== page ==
(May 4)

Now behold, there was a man named Joseph, a council member, a good and just man. He had not consented to their decision and deed. He was from Arimathea, a city of the Jews, who himself was also waiting for the kingdom of God. This man went to Pilate and asked for the body of Jesus. Then he took it down, wrapped it in linen, and laid it in a tomb that was hewn out of the rock, where no one had ever lain before. That day was the Preparation, and the Sabbath drew near. And the women who had come with him from Galilee followed after, and they observed the tomb and how his body was laid. Then they returned and prepared spices and fragrant oils. And they rested on the Sabbath according to the commandment.” (Lk 23: 50-56)

The deceased Body of our Lord was both clothed, “in linen,” and buried, by one of us, “a man named Joseph.” Christ allowed one of “us” to clothe Him, before He brought us both New Life and new “clothing,” when He exited the Tomb. At His resurrection, He left that “linen” behind, as our triumphant King, now “clothed in majesty.”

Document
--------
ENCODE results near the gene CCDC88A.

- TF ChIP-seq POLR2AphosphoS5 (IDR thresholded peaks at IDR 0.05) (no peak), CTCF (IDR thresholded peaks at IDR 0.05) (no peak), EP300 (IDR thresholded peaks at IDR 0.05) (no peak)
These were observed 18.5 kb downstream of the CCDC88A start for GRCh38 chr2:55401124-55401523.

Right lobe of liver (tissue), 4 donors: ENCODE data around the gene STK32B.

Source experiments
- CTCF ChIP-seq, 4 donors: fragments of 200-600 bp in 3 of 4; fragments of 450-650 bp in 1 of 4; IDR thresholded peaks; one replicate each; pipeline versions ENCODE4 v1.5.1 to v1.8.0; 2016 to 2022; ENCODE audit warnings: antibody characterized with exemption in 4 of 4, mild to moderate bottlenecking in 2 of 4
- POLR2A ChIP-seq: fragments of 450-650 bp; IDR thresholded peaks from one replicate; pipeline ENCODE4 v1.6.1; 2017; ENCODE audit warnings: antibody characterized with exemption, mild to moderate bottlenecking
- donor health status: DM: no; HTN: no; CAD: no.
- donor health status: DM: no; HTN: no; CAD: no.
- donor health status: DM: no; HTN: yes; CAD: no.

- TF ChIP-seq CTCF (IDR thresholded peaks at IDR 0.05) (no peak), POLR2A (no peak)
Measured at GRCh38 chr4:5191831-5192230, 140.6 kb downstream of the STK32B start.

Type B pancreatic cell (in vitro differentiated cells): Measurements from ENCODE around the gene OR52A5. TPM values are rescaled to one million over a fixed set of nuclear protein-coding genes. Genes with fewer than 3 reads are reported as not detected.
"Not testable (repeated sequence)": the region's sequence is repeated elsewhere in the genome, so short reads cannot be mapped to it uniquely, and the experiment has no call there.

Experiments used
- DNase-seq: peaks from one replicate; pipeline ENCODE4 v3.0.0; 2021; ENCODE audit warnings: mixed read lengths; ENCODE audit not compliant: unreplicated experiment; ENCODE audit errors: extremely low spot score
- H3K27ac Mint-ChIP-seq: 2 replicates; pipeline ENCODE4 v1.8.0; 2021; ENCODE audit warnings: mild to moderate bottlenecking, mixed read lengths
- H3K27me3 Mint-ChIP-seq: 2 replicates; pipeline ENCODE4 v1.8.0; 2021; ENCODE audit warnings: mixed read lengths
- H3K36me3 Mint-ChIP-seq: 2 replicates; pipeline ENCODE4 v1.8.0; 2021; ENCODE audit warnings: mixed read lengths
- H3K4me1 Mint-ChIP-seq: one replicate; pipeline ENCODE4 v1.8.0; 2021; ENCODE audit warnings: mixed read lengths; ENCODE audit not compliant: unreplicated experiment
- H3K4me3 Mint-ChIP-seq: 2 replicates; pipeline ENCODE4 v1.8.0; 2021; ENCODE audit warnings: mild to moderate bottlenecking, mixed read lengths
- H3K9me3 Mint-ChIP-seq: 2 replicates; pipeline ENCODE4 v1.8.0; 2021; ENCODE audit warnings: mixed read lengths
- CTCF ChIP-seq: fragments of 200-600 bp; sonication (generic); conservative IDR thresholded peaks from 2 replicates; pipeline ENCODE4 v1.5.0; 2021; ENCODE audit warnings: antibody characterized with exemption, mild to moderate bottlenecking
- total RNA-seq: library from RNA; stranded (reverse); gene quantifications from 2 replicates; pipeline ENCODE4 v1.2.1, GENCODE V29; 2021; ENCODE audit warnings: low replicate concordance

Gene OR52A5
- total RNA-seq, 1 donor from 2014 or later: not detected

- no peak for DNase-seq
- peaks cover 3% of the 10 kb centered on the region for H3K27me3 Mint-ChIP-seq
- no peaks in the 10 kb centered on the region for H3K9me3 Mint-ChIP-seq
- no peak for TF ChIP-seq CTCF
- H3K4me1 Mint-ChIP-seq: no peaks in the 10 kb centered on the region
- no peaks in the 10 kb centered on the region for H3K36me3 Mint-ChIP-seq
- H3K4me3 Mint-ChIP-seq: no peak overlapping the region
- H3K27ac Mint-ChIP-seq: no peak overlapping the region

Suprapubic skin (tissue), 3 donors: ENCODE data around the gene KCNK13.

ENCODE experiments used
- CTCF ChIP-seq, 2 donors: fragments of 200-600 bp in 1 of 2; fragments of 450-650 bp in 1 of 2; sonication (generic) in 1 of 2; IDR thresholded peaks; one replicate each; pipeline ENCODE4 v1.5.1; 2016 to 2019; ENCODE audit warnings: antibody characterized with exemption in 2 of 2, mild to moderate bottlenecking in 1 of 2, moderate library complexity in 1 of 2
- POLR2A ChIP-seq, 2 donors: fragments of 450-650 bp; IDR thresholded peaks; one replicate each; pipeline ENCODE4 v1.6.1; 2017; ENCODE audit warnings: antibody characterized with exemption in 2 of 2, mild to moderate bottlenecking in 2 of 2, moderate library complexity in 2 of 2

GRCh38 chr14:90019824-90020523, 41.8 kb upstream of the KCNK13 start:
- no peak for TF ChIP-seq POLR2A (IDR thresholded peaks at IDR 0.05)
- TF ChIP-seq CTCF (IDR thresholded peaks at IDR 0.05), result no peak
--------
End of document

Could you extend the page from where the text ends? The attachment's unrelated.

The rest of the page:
Christ’s clothing makes me think about the “new” clothing or baptismal robe that we receive in Holy Baptism. This sacrament or mystery, Baptism, by which we participate in Christ’s death, burial, and resurrection, (by being “buried” or “immersed” in baptismal water, and then emerging from them, to New Life), is also the culmination of God’s salvific project to “re-clothe” us, which began right after the Fall of Adam and Eve, when He made them “tunics of skin, and clothed them.” (Gen 3: 21) They had become so uncomfortable in their own “skins,” after the Fall, that they had “sewn fig-leaves together,” to cover themselves up. (Gen 3: 7) But the better “tunics of skin” that God made for them, (because apparently humanity’s first attempt at fashion needed divine intervention ☺), were just a foreshadowing of the “skin” in which our loving God intended to “clothe” us; in His own “skin,” – in the resurrected Body of His Son. As “all of us who were baptised in Christ, are clothed in Christ” (cf. Gal 3: 27), our baptismal robe signifies this new “skin,” His own.

But we receive this new clothing, as well as the whole mystery of Baptism, through one of us, from a priest, just as Christ was clothed and buried by one of us, “a man named Joseph.” Because, although the power of the resurrection, and our “new skin” does not come to us “from” any human being, Christ did will it so, that salvation does come to us “through” one another, in the Era of the Church. Thank You, Lord, for making us comfortable again, in our “own skin,” when we allow ourselves to be clothed in You, in communion with You and with one another.